Community unpacks diversity and calls for improvement
Photo courtesy of Jordan Laird / The Hofstra Chronicle
Jonathan Lightfoot, professor of teaching, learning and technology, says he has been called to the dean’s office on multiple occasions because a student accused him of talking about racism “too much” in class. This was a central topic of discussion at the panel held Monday, Nov.12, that discussed biased and prejudiced history education.
Dr. Lightfoot, who also serves as the director of Hofstra’s Center for “Race,” Culture and Social Justice, was one of four speakers at the panel titled “Columbus Discovered America and Other Lies We’re Taught in School.” This was hosted by Hofstra’s Queer and Trans People of Color Coalition (QTPOCC), the Center for “Race,” Culture and Social Justice and several other campus organizations.
“It’s disgusting,” Lightfoot said. “We’re this close to New York City and we endeavor to be a world-class institution of higher education. We don’t have an African studies program, we don’t have ongoing diversity training, we don’t address what these professors do in courses and classrooms and so forth.”
Rosario Navalta, a sophomore double major in religion and history, says that their classes can be extremely frustrating and that they are constantly reminded of their identity.
“I have to be a historian in the moment,” Navalta said. “I have to be that person, the scholar in the room on all things about brown oppression. And my professor consistently looks at me because everyone else around me is white as a fucking sheet.”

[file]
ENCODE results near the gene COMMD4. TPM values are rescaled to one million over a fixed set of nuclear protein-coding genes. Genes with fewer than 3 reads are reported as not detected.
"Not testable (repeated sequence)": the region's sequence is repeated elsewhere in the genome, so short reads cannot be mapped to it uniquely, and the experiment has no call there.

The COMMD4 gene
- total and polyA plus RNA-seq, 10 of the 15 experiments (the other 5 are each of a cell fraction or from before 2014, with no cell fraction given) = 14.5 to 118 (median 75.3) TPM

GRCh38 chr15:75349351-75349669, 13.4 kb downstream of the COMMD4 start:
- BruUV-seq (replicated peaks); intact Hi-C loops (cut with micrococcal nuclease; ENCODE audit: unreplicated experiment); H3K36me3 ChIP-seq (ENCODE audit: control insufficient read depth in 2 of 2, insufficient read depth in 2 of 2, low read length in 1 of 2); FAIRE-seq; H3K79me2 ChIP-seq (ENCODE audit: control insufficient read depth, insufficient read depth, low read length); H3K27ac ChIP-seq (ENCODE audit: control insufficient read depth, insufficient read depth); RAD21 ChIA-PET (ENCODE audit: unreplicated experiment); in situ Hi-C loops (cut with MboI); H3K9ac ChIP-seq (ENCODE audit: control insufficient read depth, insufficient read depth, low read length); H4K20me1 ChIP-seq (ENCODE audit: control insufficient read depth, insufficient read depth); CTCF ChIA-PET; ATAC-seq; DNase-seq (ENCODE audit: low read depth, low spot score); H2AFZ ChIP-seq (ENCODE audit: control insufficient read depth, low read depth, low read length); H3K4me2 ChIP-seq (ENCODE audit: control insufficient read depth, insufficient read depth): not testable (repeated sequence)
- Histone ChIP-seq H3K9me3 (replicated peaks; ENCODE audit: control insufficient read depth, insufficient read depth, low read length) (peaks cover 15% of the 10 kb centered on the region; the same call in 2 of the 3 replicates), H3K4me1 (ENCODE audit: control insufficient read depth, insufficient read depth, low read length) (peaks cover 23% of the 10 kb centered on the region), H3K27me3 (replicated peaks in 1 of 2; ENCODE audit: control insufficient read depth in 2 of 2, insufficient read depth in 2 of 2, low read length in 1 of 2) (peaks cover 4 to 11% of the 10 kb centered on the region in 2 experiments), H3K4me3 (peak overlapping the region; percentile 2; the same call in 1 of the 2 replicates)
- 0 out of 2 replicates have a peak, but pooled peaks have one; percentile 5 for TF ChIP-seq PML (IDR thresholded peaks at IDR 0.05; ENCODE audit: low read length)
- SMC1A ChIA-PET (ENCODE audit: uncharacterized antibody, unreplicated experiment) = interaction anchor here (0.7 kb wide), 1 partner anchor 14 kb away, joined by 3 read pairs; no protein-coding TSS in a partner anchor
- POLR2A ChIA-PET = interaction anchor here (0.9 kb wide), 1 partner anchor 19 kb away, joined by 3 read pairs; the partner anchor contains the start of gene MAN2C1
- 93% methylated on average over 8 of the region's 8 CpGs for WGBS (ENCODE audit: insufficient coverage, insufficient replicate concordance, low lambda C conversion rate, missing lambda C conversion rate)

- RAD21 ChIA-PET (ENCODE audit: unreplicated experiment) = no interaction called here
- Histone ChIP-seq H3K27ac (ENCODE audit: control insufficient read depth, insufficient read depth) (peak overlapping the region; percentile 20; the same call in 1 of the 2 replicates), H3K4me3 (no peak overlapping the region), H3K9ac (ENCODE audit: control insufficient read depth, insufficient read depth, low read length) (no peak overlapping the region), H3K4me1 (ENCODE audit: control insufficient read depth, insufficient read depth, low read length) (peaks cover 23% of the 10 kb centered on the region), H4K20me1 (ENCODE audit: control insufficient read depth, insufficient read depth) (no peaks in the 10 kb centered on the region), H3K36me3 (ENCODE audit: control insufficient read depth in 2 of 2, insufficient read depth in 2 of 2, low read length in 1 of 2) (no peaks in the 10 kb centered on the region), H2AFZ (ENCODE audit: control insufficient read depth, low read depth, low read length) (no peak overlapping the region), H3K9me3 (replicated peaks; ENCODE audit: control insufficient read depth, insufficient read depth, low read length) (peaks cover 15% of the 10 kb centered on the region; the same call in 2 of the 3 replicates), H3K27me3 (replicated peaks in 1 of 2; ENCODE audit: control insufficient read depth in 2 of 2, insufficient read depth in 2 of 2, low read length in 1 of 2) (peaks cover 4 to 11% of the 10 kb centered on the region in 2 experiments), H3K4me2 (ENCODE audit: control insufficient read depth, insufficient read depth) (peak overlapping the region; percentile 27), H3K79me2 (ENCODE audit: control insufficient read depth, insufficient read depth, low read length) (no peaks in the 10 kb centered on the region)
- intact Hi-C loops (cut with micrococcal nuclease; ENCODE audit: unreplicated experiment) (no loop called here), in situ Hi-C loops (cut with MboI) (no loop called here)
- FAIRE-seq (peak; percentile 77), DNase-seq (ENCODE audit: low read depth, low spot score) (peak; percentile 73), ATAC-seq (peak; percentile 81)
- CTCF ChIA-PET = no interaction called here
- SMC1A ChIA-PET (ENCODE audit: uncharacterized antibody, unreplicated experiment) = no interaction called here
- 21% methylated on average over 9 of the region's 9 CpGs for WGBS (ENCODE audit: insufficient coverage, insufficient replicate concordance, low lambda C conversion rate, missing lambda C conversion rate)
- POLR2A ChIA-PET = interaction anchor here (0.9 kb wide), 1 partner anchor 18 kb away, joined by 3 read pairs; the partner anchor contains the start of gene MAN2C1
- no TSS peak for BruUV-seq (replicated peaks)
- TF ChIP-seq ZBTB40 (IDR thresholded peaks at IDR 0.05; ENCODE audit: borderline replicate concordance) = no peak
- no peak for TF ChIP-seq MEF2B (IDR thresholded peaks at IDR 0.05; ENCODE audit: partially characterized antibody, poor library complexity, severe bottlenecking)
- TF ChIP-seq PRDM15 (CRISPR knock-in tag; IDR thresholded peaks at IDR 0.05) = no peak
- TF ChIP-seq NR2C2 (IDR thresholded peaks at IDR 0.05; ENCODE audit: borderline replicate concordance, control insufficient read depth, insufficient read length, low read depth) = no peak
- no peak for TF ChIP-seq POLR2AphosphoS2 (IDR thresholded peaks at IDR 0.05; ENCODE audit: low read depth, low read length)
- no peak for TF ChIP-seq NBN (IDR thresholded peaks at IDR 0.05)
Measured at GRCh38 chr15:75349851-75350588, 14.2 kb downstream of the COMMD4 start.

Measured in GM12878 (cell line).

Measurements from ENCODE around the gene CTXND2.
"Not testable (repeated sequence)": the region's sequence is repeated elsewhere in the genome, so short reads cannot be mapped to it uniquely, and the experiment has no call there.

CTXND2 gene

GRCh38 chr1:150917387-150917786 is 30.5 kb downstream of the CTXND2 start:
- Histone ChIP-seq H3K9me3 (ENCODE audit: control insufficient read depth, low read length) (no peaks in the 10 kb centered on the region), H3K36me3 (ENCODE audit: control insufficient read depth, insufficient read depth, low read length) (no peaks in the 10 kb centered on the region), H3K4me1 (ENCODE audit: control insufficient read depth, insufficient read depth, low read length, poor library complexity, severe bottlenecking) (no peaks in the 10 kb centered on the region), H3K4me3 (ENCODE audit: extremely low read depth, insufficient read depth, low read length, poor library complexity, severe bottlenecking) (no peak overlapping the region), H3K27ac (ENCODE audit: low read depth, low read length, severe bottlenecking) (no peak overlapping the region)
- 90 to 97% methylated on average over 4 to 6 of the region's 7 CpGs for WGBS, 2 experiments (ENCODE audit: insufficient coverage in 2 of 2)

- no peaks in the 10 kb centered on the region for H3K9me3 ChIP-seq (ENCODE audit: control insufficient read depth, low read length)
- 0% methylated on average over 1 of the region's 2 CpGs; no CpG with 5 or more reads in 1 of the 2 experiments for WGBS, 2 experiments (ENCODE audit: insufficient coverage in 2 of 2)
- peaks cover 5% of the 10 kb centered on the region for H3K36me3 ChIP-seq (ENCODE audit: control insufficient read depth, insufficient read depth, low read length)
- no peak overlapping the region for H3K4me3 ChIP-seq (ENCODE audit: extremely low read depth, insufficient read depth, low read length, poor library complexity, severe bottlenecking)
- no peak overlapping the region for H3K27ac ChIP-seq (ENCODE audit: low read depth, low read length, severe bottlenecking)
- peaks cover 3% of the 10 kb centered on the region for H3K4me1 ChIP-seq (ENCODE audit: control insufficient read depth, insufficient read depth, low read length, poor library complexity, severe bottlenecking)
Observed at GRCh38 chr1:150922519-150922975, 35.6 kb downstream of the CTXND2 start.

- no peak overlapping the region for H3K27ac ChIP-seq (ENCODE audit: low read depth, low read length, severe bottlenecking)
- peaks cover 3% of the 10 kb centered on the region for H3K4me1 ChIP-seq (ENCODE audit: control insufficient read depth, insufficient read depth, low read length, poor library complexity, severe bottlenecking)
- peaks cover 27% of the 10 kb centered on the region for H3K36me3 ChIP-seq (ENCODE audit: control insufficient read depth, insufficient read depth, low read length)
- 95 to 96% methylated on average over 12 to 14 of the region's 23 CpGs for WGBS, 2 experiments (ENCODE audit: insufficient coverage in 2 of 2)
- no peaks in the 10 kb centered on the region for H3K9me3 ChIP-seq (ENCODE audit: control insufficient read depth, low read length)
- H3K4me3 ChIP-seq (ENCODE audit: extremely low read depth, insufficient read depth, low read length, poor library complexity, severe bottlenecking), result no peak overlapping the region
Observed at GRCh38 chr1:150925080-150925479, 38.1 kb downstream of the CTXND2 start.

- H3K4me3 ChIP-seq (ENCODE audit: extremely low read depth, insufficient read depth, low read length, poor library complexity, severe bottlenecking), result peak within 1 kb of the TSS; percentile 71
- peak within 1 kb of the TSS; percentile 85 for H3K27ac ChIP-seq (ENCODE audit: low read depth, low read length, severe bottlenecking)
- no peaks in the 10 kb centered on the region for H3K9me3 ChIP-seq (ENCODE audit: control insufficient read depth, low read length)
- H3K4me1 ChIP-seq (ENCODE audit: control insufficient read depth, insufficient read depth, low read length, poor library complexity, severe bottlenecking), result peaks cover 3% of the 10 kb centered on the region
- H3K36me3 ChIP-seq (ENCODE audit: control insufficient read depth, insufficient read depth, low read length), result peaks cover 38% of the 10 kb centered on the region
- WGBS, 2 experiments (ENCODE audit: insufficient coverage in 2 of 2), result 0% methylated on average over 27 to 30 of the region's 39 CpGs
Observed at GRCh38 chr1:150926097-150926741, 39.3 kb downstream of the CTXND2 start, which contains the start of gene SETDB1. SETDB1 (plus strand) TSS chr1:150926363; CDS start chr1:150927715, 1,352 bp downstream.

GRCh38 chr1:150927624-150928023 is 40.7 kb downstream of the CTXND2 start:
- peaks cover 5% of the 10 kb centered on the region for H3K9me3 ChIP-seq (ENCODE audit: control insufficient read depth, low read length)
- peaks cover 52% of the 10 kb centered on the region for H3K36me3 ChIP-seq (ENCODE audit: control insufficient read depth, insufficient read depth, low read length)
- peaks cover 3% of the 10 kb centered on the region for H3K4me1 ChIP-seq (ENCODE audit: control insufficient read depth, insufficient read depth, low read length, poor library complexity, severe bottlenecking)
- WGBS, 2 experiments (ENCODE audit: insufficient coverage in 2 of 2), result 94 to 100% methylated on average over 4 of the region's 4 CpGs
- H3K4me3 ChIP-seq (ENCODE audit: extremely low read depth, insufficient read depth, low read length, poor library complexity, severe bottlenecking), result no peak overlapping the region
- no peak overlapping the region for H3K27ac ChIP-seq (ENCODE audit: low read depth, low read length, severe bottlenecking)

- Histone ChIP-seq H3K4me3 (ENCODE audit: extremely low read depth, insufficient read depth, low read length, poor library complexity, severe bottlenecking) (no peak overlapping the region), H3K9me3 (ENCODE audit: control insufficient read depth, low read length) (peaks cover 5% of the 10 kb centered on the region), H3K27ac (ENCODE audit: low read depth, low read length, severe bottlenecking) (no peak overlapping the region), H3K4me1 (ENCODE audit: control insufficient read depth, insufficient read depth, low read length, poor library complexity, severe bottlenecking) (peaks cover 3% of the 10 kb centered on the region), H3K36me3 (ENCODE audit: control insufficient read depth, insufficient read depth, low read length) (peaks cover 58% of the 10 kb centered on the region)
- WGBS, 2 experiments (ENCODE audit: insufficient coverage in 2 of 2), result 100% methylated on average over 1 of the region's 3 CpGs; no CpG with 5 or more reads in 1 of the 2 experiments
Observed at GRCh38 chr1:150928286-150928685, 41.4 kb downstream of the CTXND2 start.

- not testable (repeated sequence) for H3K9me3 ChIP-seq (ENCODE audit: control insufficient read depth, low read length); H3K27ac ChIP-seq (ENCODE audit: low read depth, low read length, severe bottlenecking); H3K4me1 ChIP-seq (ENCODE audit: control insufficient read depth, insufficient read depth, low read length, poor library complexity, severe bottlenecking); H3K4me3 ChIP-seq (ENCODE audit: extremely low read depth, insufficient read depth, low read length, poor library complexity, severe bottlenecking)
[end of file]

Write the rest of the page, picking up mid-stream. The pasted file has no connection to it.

Professor Benita Sampedro, another panelist and associate director at the Center for “Race,” Culture and Social Justice, works to challenge racial biases. Sampedro said she came to Hofstra with a specialization in Spanish colonial studies, an area of academia fraught with biases. But for every new course she teaches, she makes a new syllabus from scratch. She also makes an effort to propose new courses like one she is currently teaching, “Farewell to Columbus: Rethinking Latin American History.”
Lightfoot said Hofstra struggles to retain faculty who are people of color (POC); he even considered leaving while on sabbatical, which he took “just to get away and take a breath.” He decided to stay and “continue to fight here.”
At the Center for “Race,” Culture and Social Justice, Lightfoot and Sampedro are working to establish regular, mandatory bias sensitivity trainings for faculty members.
“Our research suggests that some of our professors are out of touch and don’t have a clue,” Lightfoot said, which elicited laughter from the audience. He continued, “Some of them are outright racist.”
Lightfoot expressed hope that the administration had agreed to the Center’s proposal to hire a chief diversity officer. However, he expressed concern that the Center has not been told anything about the hiring process. He encouraged students to “show up” if the University brings in a candidate for the position to make a presentation.
“You all need to show up and challenge them on what they’re going to do to address issues of discrimination and bias on campus.”